The greatest gift of the nativity

One of the most cherished aspects of the Christmas season are lights. Twinkle lights, tree lights, luminaries, lanterns tied up with evergreen and bows, and especially candlelight.

Light was an extraordinary part of the first Christmas, too. Historians confirm that the time at which Christ was born was very dark. Among the Jewish people, doubt was overwhelming since they had not heard from the Lord in 400 years. 

Doesn’t sound far from the current social and mental state of things, does it?

2020.

2021.

Perhaps never before has this generation experienced so much brokenness, so much tumult, so much hopelessness. And just when we think things can’t get worse, somehow they do. 

But…

…if our God has been anything, He has been faithful to show up at the last minute, in the midst of the most impossible, and yes, at the darkest hour.

As Isaiah wrote: 

The people who walked in darkness have seen a great light. For those who lived in a land of deep shadows— light! sunbursts of light! (Isa. 9:2 TMV)This applies not only to our general position in life, but in our hearts, too. Each of us has dark places…cupboards with top shelves never disturbed, shadowy corners under the beds, in the closets and unopened drawers where we hide from those who are closest to us…places we hide from even ourselves.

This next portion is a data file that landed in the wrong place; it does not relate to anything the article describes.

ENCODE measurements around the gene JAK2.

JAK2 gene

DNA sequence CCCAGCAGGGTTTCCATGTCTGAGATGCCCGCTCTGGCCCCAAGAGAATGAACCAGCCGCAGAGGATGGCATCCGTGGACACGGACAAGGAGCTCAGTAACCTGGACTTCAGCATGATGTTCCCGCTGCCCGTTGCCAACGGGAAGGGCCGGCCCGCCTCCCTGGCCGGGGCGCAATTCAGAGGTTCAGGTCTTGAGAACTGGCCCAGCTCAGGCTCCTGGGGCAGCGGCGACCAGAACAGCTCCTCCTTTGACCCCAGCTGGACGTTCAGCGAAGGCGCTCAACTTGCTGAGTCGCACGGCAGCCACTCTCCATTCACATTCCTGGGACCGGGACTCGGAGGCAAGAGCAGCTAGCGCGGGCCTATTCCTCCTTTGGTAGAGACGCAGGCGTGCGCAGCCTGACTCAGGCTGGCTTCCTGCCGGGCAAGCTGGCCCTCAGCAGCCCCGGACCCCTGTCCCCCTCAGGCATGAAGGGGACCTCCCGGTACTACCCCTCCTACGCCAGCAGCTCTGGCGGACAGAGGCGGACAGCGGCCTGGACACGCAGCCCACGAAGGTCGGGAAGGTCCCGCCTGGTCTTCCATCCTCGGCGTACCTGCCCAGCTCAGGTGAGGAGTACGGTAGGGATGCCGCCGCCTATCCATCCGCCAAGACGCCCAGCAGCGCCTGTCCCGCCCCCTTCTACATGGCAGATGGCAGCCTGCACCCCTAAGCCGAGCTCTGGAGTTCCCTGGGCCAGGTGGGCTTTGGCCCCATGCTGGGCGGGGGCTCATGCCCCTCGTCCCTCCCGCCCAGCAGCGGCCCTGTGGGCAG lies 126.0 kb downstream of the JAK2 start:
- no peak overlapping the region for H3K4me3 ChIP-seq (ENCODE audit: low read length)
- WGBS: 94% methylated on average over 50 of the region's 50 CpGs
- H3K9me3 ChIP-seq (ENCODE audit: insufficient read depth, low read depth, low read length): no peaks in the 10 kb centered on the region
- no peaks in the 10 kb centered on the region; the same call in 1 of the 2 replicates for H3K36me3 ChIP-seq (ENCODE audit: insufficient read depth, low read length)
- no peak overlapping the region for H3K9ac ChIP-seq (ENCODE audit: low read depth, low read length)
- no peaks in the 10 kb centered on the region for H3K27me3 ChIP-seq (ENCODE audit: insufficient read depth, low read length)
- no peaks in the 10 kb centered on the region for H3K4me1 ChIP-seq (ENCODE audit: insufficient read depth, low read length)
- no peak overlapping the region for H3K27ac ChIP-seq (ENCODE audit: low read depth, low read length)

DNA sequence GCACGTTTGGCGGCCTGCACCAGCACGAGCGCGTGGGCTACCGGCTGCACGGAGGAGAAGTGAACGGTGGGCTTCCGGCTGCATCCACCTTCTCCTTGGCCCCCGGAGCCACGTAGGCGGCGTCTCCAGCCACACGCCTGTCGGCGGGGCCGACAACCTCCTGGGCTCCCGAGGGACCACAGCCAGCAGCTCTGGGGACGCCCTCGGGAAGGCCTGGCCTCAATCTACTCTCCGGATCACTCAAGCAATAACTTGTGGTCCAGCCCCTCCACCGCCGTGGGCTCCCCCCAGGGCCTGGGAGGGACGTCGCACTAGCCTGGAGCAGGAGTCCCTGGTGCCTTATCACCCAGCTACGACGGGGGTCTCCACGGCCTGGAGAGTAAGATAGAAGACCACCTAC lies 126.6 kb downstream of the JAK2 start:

In this season of lights, I offer this challenge: kneel before the manger.

Kneel and consider the infant Jesus, who moments before His birth left a glorious, eternal Kingdom to dive into our dark, murky and temporary world to fill it…and to fill hearts with light.

I love how The Message interprets that verse from Isaiah–light! sunbursts of light!–that expose the shadows and defeat the darkness with truth so we can live free. 

Letting go of the pain in our lives, shaking dusty past hurts from our sandals, and illuminating all that darkness won’t guarantee every day will be happy, but it will guarantee freedom to live joyfully and accomplish the plans He has for us. Sometimes that is a one-and-done prayer. Other times, it is a daily, even moment-by-moment prayer. Best of all, the Light of the World means we can become the people He made us to be in order to carry out His mission for our lives freely and with great joy. 

You are here on this earth at this time for a reason, friend.

Let that sink in.